The perfect mix of losses, uninsured leverage and an extensive loan portfolio, among other factors, resulted in the fall of Silicon Valley Bank (SVB). Comparing SVB’s situation with other players revealed that nearly 190 banks operating in the United States are potentially at risk of a run.
While SVB’s collapse came as a reminder of the fragility of the traditional financial system, a recent analysis by economists showed that a large number of banks are at risk from uninsured deposit withdrawals. It read:
“Even if only half of uninsured depositors decide to withdraw, almost 190 banks are at a potential risk of impairment to insured depositors, with potentially $300 billion of insured deposits at risk.”
Monetary policies penned down by central banks can hurt long-term assets such as government bonds and mortgages, creating losses for banks. The report explains that a bank is considered insolvent if the mark-to-market value of its assets — once uninsured depositors are paid — is insufficient to repay all insured deposits.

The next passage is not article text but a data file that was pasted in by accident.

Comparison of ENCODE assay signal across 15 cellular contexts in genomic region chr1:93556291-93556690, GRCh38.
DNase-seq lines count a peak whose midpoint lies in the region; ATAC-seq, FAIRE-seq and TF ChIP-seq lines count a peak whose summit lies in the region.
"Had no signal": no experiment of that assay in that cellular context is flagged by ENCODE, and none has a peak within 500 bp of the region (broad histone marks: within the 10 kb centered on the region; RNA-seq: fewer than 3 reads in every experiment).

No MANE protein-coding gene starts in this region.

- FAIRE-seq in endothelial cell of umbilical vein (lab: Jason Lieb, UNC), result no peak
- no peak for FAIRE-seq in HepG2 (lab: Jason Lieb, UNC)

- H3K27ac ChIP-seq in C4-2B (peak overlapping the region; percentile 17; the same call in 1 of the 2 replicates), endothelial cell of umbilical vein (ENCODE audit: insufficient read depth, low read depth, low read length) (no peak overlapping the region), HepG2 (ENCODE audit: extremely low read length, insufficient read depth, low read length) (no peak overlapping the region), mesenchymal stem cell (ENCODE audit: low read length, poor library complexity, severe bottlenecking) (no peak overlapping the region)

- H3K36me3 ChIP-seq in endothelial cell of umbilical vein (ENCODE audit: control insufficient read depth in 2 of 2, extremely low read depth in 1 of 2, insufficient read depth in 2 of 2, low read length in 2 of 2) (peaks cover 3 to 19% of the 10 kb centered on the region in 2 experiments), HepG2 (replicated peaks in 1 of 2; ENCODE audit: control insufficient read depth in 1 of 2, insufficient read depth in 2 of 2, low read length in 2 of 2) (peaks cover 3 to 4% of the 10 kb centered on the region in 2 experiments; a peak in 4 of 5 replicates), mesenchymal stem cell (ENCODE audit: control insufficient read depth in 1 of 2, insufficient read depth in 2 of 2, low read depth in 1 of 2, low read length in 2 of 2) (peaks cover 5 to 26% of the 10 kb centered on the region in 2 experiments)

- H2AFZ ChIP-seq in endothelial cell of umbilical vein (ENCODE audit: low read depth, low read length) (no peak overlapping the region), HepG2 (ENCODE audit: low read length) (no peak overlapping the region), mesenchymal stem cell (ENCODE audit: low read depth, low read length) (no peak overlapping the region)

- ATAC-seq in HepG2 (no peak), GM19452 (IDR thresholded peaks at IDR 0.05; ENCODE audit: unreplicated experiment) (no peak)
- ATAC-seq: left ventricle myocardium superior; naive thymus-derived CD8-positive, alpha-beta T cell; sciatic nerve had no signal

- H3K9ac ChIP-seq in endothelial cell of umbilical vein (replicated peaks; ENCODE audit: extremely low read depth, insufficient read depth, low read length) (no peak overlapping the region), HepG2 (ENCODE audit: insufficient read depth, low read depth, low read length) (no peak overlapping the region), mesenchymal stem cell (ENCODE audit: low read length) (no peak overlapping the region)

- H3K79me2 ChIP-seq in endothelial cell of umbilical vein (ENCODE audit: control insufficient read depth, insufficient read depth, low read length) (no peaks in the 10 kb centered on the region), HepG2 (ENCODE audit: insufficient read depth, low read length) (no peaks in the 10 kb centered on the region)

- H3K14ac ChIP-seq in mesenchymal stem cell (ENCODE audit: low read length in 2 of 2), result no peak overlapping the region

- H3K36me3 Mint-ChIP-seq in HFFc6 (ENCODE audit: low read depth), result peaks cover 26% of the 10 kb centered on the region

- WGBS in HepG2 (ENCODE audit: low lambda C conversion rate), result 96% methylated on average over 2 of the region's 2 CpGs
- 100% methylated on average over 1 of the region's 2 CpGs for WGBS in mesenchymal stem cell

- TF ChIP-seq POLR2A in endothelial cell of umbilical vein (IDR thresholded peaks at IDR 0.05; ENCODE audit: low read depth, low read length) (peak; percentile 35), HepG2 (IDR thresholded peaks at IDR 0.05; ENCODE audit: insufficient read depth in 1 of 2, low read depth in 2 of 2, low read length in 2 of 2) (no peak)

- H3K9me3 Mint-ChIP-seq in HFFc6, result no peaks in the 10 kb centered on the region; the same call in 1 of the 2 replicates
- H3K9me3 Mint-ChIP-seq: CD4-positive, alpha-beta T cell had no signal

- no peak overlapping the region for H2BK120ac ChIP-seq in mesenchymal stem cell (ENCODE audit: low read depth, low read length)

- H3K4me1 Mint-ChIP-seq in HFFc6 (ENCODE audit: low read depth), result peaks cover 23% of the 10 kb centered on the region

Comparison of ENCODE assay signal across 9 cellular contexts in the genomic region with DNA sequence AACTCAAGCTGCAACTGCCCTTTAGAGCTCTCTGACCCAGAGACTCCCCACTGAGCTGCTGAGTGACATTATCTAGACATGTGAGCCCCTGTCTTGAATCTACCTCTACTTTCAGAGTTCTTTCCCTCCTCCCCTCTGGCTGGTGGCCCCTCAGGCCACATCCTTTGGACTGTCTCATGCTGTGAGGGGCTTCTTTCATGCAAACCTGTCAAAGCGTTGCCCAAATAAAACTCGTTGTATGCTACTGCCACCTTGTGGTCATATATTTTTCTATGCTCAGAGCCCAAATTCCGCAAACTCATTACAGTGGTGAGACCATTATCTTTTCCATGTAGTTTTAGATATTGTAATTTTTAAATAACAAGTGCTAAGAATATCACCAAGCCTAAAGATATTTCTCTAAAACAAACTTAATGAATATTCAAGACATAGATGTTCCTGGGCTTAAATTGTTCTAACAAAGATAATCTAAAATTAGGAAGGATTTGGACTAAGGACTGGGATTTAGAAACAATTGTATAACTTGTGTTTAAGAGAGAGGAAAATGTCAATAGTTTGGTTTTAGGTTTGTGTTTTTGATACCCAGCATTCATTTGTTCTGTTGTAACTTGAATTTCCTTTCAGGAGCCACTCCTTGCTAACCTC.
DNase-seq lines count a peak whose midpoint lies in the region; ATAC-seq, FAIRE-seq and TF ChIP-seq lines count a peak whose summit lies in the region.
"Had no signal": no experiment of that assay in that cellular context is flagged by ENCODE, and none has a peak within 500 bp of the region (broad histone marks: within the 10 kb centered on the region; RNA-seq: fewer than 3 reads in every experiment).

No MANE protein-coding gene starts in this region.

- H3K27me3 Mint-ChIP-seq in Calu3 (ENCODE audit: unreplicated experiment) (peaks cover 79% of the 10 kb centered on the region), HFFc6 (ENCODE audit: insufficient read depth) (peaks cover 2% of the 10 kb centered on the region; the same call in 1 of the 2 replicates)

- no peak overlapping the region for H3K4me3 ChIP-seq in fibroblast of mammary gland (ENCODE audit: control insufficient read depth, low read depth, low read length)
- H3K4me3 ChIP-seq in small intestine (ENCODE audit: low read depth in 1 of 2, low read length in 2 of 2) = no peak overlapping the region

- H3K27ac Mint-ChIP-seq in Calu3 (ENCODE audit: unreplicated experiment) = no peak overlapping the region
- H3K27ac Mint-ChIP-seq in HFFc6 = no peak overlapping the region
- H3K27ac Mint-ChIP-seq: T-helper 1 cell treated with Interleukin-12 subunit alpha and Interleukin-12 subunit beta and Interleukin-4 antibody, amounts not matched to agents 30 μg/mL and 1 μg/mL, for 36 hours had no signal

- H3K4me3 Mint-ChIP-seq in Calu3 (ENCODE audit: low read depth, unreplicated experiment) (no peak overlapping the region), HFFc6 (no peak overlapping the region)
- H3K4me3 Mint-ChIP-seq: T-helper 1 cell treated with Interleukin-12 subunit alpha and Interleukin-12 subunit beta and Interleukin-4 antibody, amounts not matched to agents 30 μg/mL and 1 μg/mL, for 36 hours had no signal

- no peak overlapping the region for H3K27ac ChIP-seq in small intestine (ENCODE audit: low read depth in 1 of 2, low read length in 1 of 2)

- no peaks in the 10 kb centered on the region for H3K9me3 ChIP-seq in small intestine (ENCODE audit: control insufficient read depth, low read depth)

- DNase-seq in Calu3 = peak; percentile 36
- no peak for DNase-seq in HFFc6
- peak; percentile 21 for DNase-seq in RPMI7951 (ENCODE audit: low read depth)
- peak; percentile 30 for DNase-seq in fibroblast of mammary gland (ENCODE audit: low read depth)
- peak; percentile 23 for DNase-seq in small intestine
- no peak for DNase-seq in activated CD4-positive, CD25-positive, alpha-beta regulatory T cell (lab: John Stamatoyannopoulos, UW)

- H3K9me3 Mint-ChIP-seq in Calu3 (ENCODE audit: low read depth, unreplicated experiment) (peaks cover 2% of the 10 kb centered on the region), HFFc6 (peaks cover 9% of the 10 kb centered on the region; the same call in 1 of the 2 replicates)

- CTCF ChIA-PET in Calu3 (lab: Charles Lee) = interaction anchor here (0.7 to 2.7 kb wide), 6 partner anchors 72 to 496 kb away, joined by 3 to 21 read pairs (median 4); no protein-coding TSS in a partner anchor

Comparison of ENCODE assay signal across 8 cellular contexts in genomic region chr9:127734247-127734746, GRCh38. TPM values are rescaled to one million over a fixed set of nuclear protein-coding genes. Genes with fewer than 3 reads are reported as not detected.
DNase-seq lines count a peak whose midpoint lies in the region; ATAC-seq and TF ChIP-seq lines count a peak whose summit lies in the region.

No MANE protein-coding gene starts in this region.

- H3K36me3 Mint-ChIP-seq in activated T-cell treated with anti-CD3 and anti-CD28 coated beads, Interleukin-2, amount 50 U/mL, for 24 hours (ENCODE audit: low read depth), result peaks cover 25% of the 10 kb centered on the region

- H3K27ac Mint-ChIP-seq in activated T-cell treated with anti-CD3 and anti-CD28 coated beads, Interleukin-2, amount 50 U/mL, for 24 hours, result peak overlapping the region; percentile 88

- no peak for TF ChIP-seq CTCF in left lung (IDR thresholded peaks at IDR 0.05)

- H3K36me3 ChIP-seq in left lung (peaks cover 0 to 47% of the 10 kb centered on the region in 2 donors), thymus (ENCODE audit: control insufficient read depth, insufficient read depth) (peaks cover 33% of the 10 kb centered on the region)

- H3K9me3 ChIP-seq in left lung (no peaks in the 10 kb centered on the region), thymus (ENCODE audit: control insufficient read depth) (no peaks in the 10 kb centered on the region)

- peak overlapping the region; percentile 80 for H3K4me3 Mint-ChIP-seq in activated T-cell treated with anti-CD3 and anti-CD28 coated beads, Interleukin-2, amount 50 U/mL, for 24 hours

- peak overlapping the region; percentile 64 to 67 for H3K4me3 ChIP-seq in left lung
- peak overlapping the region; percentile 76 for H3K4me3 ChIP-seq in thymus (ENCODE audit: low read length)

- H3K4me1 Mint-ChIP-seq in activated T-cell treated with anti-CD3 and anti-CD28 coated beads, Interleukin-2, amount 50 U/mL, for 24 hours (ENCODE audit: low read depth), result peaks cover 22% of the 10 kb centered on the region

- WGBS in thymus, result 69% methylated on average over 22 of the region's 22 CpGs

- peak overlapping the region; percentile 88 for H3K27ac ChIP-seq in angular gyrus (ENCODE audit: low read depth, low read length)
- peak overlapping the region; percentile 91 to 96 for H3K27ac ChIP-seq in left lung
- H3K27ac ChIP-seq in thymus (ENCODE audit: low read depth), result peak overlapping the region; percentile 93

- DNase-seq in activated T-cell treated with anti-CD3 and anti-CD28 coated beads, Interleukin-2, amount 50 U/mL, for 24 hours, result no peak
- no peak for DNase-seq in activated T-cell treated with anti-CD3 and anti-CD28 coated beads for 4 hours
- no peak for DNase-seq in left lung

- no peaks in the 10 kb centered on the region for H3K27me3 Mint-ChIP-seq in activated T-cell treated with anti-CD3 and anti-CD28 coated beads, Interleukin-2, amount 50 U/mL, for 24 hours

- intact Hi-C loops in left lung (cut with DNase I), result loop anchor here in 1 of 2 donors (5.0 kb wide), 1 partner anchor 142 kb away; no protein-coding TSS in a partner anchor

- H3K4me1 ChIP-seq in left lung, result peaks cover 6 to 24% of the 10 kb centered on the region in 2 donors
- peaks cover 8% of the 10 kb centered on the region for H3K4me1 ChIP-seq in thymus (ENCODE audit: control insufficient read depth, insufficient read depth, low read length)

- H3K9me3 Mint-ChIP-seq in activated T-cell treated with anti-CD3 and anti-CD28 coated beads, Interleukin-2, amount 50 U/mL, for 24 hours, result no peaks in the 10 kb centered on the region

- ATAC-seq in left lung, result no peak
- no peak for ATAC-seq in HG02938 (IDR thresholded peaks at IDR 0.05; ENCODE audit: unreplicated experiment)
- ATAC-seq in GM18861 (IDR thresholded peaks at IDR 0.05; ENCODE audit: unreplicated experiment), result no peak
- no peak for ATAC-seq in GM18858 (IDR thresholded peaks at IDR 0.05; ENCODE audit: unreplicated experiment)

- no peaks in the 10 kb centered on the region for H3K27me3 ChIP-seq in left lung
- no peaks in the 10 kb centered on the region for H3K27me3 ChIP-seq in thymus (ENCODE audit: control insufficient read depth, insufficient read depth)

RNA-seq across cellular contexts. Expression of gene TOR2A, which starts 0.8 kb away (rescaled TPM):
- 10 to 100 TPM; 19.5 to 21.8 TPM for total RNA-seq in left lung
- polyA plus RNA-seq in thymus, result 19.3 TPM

The data in the above graph represents the assets based on bank call reports as of Q1, 2022. Banks in the top right corner, alongside SVB (with assets of $218 billion), have the most severe asset losses and the largest percentage of uninsured deposits to mark-to-market assets.
The recent rise in interest rates, which brought down the U.S. banking system’s asset market value by $2 trillion, combined with a large share of uninsured deposits at some U.S. banks, threatens banks’ stability.
“Recent declines in bank asset values significantly increased the fragility of the US banking system to uninsured depositors runs,” the study concluded.
As the federal government steps in to protect the depositors of SVB and Signature Bank, President Joe Biden assured no impact on taxpaying citizens.
However, one user pointed out to Biden on Twitter that “everything you do or touch costs the taxpayer!”